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Why Democrats Should Care About People Who Don’t Vote

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by Brian T. Lynch


Both political parties in America, along with virtually all television pundits and political opinion polling companies focus entirely on 60% of likely voters. We all ignore 40% of potential voters who don’t vote. Polling surveys commissioned by both the Democratic and Republican Parties are always predicated on some variation of likely voters. The results are then grise for the mill of television and newspaper commentators and political party prognosticators. And so it is settled wisdom that all of our elections boil down to 7% of likely voters who are also the swing voters among us. Rightly or not, these much fawned over swing voters are considered most independent voters with centrist political ideology. These swing voters have a disproportionate influence over electoral strategies and policy positioning. As a result, we never hear from those who are disillusioned with politics.

The conventional wisdom is that these non-voters don’t care about politics, but it is equally true that the body politic doesn’t care about these non-voters. We have come to the point where non-voters are the largest block of eligible voters in America. But are they really unreachable? Or are they justifiably disengaged because they are neglected by both the Democratic and Republican Parties? What is the potential for re-engaging this huge block of the electorate, and which political party has the most to gain? Which of our current Presidential candidates have the best shot at reaching out to these non-voters? And who are they anyway?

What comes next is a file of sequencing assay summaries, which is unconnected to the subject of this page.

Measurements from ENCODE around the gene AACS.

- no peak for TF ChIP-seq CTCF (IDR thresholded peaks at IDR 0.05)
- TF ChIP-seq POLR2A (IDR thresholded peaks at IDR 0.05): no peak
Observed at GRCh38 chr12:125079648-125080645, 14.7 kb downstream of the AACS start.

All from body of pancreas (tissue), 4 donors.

Why Democrats should care more about non-voters than swing voters

  • Among likely voters, there are about 10 million swing voters or 7% of all likely voters according to Nate Silver at FiveThirtyEight
  • There were 91.7 million non-voters in the 2016 presidential election or 40% of all eligible voters. Non-voters are the largest group of eligible voters
  • 54% of non-voters (49.5 million votes) are Democrats or left-leaning non-voters
  • Another 10% of non-voters (14.7 million votes) have no political leaning
  • 52% of all non-voters (47.7 million votes) want more government services, not less
  • The 64.2 million non-voting Democrats, left-leaning or neutral eligible voters represent over 6.4 times the number of swing voters in the 2016 election
  • This compares with 65.9 million Democratic votes for Hillary Clinton in the 2016 election

Who are the eligible voters that are not engaged in voting?

  • 66   million non-voters (72%) are under age 50. They are mostly younger voters
  • 59.6 million non-voters (65%) are dissatisfied with the way things are in the country
  • 54.1 million non-voters (59%) are White (non-Latino) citizens
  • 19.3 million non-voters (21%) are Latino citizens
  • 11   million non-voters (12%) are Black citizens
  • 55  million non-voters (60%) either graduated or dropped out of high school
  • 54.1 million non-voters (59%) are single
  • 46.8 million non-voters (51%) experienced unemployment in their household in the prior 12 months

39.4 million non-voters (43%) have household incomes of $30,000 or less per year

By far, the largest number of eligible non-voters are people who once made up the base of the Democratic Party. They are citizens for whom the rightward and upward shift of both political parties over the year has left them without a voice in government. It is not only the right thing to do to reconnect with these less-fortunate Americans, but it is also in the best interest of the Democratic Party and the Nation. These disillusions, often angry citizens are most vulnerable to the nationalistic authoritarian appeals to which they are being targeted.


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